Car crime vs. knife crime

‘Knife crime’ is, in common usage, the act of threatening , injuring or killing someone with a knife.

‘Car crime’ is, in common usage, the act of threatening , injuring or killing someone with a car stealing a car.

The driver in this video – from Gaz545, aka Croydon Cyclist – threatens, and comes within inches of seriously injuring, a cyclist with his car. But this kind of behaviour is never referred to as ‘car crime’, even though the driver in question is using his car as a weapon in the very much the same way that a knife would be used as a weapon in ‘knife crime’.


To me, the answer lies in the fact that a car is not really considered to be a potentially offensive weapon, even though in the wrong hands (as shown in this video) it can be capable of just as much threat, and possible injury, as a knife. There seems to be a curious disconnect in operation, one that prevents us from seeing the car as something that can be deeply threatening. Instead the car is purely a means of transport that can, on occasion, be operated ‘dangerously’.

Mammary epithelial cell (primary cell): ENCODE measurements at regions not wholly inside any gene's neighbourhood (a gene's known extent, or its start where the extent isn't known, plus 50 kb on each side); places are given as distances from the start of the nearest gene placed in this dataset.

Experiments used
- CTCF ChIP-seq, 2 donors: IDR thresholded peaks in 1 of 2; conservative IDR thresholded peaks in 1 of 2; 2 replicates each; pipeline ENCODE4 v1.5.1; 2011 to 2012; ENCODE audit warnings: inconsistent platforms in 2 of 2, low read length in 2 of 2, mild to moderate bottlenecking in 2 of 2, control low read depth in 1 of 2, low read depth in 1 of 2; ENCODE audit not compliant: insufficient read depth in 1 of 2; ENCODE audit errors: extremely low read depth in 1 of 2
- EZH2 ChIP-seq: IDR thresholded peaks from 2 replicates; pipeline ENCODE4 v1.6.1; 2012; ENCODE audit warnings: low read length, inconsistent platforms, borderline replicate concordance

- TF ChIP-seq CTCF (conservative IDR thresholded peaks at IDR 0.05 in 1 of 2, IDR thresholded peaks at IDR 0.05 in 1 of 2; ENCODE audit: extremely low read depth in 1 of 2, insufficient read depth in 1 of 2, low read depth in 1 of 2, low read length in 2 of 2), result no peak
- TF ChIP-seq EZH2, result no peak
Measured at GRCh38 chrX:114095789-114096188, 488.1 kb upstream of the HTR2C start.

I’m not quite sure what offence the driver in this video could be charged with (dangerous driving?) – but I am certain it would be nowhere near as serious as the charge he would be facing if he had waved a knife at a stranger on the street.

That tells me that something is seriously wrong.

Thanks to Joe Dunckley for providing the food for thought behind this post.

This entry was posted in Cycling policy, Dangerous driving. Bookmark the permalink.

1 Response to Car crime vs. knife crime

  1. livinginabox says:

    Looks like ‘affray’ to me.
    It has the following Aggravating Factors, although IANAL:
    threats, lengthy incident, Presence of vulnerable persons, Weapons.

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